Chicago Mayor’s First 100 Days a Success

August 22, 2011

On Tuesday, Chicago Mayor Rahm Emanuel will mark his 100th day in office. And, what a busy first 100 days it has been.

“The goals I set for my Administration hold me and my team accountable to the taxpayers,” said Mayor Emanuel. “We are here to deliver results, so that Chicago becomes the most competitive city in the nation and one of the best places to build a family and grow a business.”

Among the accomplishments the Emanuel Administration has made throughout the first 100 days:

*Saved the city more than $50 million of the $75 million outlined on the first day in office.

*Announced the redeployment of nearly 750 additional officers to Chicago’s neighborhoods.

*Secured more than 4,000 private-sector jobs in neighborhoods across the city.

*Unveiled the Micro-Market Recovery Program to address foreclosures and stabilize property values on a community level to protect residents and neighborhoods.

*Developed a new City-wide Credit Card and Reimbursement Policy, reduced the number of City credit cards from 500 to 30 and eliminated City petty-cash funds.

*Initiated reforms to the City’s procurement process by posting non-competitive contracting online for public review and implementing a Reverse Auction initiative.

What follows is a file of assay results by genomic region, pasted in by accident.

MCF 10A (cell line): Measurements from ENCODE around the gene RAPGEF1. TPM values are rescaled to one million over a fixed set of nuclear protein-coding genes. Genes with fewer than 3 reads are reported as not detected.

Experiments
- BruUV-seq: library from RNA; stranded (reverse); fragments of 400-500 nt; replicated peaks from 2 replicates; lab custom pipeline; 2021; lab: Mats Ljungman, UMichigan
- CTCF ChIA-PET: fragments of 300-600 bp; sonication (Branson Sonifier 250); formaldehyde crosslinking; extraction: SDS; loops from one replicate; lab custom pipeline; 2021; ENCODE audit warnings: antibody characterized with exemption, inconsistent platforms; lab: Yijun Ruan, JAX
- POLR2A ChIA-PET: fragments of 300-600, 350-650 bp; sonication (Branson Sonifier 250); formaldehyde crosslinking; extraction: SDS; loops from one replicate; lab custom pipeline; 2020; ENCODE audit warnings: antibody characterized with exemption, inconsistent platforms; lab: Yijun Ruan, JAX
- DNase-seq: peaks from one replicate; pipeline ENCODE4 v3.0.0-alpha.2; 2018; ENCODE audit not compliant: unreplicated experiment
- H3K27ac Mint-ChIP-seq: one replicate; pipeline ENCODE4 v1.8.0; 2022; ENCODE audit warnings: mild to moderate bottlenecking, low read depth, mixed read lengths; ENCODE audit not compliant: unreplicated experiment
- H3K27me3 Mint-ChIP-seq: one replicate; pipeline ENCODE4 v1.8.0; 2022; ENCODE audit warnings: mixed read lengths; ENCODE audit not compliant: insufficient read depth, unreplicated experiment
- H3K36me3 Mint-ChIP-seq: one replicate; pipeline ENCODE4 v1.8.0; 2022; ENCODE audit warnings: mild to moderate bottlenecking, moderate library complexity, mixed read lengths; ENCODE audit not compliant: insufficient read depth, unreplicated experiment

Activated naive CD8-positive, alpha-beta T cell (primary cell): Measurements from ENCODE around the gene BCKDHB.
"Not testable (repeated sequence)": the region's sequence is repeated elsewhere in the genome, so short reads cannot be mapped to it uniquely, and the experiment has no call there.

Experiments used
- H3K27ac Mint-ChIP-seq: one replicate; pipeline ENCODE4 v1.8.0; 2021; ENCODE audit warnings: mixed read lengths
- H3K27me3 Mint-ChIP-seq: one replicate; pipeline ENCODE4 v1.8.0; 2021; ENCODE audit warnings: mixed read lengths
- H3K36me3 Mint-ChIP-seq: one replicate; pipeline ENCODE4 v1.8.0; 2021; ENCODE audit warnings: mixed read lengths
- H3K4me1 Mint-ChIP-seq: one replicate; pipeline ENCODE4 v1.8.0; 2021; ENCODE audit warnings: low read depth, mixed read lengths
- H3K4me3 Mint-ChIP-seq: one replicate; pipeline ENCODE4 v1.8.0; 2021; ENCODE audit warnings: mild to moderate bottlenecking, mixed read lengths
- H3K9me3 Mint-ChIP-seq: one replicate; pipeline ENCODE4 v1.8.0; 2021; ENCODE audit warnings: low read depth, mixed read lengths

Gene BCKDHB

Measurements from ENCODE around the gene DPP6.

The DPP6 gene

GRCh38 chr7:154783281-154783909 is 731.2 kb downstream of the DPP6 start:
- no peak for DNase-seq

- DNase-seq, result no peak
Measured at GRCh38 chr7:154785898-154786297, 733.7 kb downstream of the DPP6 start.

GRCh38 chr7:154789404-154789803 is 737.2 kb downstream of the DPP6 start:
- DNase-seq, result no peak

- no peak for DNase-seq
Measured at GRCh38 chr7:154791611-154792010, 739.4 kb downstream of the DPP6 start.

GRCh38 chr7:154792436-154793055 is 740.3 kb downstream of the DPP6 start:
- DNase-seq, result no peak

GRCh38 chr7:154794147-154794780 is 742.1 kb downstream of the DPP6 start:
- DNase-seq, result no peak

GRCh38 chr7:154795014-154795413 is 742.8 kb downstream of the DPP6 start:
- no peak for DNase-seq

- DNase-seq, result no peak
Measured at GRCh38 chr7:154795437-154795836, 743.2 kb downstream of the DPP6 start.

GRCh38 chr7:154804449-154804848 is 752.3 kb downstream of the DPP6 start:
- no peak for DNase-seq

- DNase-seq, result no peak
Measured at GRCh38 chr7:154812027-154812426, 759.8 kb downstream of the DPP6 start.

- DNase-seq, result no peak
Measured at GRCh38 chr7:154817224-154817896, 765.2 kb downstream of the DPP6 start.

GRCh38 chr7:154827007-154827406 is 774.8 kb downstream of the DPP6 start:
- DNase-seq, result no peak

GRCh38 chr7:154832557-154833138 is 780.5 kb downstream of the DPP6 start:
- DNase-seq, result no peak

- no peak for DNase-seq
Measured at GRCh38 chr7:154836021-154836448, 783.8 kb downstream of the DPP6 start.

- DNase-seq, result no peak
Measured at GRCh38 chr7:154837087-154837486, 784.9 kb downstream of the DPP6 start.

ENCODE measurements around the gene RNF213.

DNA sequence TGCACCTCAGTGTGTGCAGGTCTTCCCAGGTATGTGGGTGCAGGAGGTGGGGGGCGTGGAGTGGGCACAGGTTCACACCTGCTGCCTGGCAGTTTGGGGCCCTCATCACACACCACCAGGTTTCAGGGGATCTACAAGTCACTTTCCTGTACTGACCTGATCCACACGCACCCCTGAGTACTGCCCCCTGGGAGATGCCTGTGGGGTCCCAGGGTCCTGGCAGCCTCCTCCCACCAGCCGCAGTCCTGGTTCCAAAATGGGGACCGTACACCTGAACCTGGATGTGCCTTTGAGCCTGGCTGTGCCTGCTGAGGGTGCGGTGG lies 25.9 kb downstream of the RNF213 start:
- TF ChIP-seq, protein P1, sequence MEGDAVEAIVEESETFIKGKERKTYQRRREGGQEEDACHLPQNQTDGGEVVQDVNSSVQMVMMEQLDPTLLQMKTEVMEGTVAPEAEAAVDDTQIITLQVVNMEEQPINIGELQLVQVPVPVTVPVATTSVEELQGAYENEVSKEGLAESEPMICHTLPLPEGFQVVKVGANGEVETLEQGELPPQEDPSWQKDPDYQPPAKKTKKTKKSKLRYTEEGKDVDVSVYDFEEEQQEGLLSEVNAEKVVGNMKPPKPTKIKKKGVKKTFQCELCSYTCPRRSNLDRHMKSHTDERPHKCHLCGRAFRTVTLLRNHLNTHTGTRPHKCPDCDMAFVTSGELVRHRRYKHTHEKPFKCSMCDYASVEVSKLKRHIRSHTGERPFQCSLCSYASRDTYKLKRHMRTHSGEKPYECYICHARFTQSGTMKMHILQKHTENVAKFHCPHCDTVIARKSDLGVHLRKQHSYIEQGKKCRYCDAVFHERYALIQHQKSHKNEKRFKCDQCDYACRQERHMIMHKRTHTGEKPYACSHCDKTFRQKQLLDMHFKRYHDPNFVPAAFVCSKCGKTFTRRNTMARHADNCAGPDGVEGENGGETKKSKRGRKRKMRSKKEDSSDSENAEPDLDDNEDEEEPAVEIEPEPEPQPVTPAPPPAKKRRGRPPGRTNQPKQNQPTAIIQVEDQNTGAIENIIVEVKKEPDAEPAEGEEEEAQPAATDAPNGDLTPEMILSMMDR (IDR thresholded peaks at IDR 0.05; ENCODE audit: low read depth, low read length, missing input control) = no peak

*Implemented an unprecedented City procurement modernization initiative that will save about $25 million by 2013.

*Created a stronger curfew ordinance to protect young people across the city.

*Launched Internet Essentials, a public-private partnership that will provide access to high-speed, reliable Internet service 330,000 Chicago students and their families.

*Advocated for state legislation to enable Chicago Public Schools to lengthen the school day and year.

*Held public forums with Chicagoans by hosting a groundbreaking Facebook town-hall, answering questions during a telephone town-hall, holding a live conversation during a virtual good government town-hall and launching the City’s first-ever interactive budget website,

*Published more than 200 data sets that allowed Chicago residents to see City employee salaries, crime statistics, and contracts dating back to 1993, among many others, as part of an unprecedented open data initiative.

Not a bad start for the City, huh?

“I ran for Mayor because I wanted to lead a process of change and growth for the City of Chicago,” said Mayor Emanuel.

“We have made significant progress during these first 100 days, but until every child can go to school thinking of the classroom and not about safety, our work will not be done. And until every parent can be thinking about building a life in our city and not about whether the next paycheck will go far enough, my job will not be finished.”

To see a breakdown of the cuts and changes Mayor Emanuel has already made in Chicago, visit

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[…] Mayor Rahm Emanuel on Wednesday unveiled his first budget proposal aimed at tackling the city’s $635.7 million budget deficit, and as promised, the 2012 plan includes no increase in property taxes on Chicago real estate. […]

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